Imagine your surprise when you get a call from an IRS representative saying that you owe money, and you’ll go to jail if you don’t pay up. Or someone from a sweepstakes company calls to tell you that you’ve won several thousand dollars, and all you have to do to collect your winnings is pay taxes and fees upfront.
Unfortunately, people get calls like these every day from fraudsters who specifically target seniors to rob them of their hard-earned money. These con artists often sound legitimate and they can be so convincing that older Americans lose around $2.9 billion every year to senior citizen scams, according to a report by the Senate Special Committee on Aging.
There are many different types of financial scams out there. Below are five of the most common ones targeting seniors today.
There are unscrupulous con artists who seek out and prey upon single seniors by striking up fake romantic relationships online. They gain the affection and trust of their targets and steal their money. These scammers then claim to need money for medical emergencies, legal fees, or a variety of other issues. Some may ask their new online loves for their banking information to make a deposit, and instead, use it to withdraw money. They use fake identities and make excuses to avoid meeting in person. Romance scams cause the largest financial losses for seniors. According to a Federal Trade Commission (FTC) report, Protecting Older Consumers 2018 – 2019, seniors lost $56 million in 2018 due to romance scams.
Money Transfer Scams
Scammers often target seniors through money transfer scams. They contact seniors and claim they’ve won lotteries, sweepstakes, or other prizes, and all they have to do to collect their winnings is pay processing fees and taxes. Con artists will send checks to be deposited, knowing it’ll take a few days for these fake checks to be rejected by banks. In the meantime, they’ll collect fake fees and taxes. Then, when the checks bounce, the money no longer shows up in their victims’ accounts. According to an FTC report, Protecting Older Consumers 2018 – 2019, seniors lost $52 million in prize, sweepstakes, and lottery scams in 2018.
Government Impostor Scams
One of the most common financial impostor scams entails calling seniors and impersonating government officials, such as representatives from the IRS or the Social Security Administration. These fraudsters convince seniors to divulge personal information, such as social security numbers, birthdates, and addresses. They then use that information to steal their victims’ identities, and create credit card accounts in their names. Sometimes these scammers threaten foreclosure or jail time if their victims don’t pay back taxes or other fees they supposedly owe. Seniors lost $50 million in government impostor scams in 2018, according to an FTC report, Protecting Older Consumers 2018 – 2019.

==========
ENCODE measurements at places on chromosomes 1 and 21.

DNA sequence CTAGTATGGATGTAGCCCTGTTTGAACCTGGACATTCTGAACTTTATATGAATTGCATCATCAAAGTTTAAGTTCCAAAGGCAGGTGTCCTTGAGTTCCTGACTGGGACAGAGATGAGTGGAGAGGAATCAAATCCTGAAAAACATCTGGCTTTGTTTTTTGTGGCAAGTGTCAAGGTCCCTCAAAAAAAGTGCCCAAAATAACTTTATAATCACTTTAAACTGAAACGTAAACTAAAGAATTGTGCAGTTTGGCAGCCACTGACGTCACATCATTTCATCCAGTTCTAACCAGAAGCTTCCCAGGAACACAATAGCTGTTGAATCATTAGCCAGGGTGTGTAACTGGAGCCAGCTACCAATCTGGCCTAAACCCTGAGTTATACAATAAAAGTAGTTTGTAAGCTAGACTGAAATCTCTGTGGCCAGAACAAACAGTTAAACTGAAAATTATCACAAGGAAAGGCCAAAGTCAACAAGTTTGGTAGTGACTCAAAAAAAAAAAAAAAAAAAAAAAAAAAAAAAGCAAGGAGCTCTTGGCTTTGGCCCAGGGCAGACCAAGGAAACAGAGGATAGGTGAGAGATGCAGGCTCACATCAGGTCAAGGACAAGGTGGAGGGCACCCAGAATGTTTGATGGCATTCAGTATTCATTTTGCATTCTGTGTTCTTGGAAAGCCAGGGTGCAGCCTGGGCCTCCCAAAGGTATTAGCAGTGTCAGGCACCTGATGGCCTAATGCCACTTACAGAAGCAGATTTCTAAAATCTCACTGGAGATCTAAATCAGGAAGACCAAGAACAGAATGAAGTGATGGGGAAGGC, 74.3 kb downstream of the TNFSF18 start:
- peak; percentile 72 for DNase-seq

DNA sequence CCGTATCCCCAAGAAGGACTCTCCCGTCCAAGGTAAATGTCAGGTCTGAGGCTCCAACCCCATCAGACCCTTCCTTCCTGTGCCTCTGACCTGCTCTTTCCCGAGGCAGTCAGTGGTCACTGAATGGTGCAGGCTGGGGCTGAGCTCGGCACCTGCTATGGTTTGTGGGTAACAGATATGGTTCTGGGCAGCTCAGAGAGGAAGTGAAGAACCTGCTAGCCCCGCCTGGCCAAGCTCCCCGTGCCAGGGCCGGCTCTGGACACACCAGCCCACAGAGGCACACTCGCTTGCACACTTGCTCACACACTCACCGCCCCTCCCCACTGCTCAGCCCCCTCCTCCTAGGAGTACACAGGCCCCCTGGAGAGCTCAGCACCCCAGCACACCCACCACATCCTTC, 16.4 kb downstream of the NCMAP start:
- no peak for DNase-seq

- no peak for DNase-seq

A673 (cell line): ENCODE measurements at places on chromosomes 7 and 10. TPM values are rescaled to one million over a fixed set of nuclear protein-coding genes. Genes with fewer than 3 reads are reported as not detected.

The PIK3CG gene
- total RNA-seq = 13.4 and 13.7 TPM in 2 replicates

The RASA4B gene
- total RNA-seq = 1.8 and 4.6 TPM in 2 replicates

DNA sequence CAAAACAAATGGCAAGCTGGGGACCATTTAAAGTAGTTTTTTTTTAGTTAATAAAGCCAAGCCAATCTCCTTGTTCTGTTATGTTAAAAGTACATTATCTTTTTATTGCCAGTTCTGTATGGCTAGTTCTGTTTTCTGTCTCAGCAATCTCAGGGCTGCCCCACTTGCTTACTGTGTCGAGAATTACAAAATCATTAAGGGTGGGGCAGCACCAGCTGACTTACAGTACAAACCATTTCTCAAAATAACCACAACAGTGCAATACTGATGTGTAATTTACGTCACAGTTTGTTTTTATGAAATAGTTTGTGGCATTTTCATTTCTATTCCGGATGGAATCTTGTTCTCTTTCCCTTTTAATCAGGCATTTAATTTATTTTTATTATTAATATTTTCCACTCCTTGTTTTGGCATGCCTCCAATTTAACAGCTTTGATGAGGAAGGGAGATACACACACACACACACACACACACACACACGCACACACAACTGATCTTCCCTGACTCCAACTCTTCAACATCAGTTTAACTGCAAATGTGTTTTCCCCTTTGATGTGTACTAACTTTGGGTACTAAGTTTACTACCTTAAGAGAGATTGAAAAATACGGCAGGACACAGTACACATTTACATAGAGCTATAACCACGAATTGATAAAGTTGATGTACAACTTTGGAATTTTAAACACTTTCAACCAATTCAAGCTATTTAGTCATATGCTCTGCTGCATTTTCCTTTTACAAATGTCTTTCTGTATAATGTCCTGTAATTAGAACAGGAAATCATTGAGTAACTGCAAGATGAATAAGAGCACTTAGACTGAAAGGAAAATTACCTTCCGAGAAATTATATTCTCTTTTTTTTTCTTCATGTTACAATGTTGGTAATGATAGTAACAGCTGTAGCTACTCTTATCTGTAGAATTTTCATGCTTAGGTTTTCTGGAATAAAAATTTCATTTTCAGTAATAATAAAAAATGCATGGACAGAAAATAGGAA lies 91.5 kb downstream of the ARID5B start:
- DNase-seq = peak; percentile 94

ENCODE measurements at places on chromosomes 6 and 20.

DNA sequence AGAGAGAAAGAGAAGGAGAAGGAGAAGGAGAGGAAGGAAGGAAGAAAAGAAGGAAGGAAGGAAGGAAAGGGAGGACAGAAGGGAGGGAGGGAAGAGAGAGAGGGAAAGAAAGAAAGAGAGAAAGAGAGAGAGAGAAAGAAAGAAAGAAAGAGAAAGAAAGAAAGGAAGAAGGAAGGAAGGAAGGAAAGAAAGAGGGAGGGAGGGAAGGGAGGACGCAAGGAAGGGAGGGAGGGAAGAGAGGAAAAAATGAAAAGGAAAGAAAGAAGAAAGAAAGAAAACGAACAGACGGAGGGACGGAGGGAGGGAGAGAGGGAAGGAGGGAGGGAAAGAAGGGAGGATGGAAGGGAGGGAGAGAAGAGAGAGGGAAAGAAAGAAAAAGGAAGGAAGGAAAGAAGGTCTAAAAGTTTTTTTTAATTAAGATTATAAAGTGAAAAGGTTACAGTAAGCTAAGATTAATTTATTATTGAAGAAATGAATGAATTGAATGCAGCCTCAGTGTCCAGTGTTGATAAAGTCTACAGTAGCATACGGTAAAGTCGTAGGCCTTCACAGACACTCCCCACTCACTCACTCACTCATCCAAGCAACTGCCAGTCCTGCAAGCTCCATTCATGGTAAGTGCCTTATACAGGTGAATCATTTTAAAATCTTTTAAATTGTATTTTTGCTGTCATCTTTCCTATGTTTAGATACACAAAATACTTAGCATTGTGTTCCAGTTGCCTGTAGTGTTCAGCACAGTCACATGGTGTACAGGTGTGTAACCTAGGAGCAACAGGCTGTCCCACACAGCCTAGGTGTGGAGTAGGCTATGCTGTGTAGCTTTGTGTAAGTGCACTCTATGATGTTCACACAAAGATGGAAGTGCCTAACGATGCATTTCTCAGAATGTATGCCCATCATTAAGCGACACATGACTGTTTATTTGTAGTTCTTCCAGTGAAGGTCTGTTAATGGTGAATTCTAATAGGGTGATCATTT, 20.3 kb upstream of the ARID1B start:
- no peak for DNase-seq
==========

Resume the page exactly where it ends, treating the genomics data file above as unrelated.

Business Opportunity Scams
Business opportunity scams entice seniors with promises that they can own their own lucrative businesses, make large amounts of money working from home, or get rich from following some hyped-up program. Seniors can end up spending hundreds, or even thousands, of dollars on misrepresented or fake programs or services that don’t produce the promised results. Some seniors have even taken out lines of credit to cover the fees of these programs and services.
Common examples of business opportunity scams are when sellers claim their victims can make a lot of money doing things such as assembling crafts, stuffing envelopes, or processing rebates at home. They want them to hand over their money to cover the cost of materials, deposits, or registration fees. While some money may be made doing this, it’s usually nowhere near the high amounts many of these sellers promise.
Other common scams involve online business opportunities that make questionable claims. For example, sellers may claim that if their victims purchase their online programs, they’ll teach them how to start an online business that will bring a six-figure income (or some other hefty amount). After paying for their programs, they may claim more coaching, mentoring, or additional services are needed to be successful.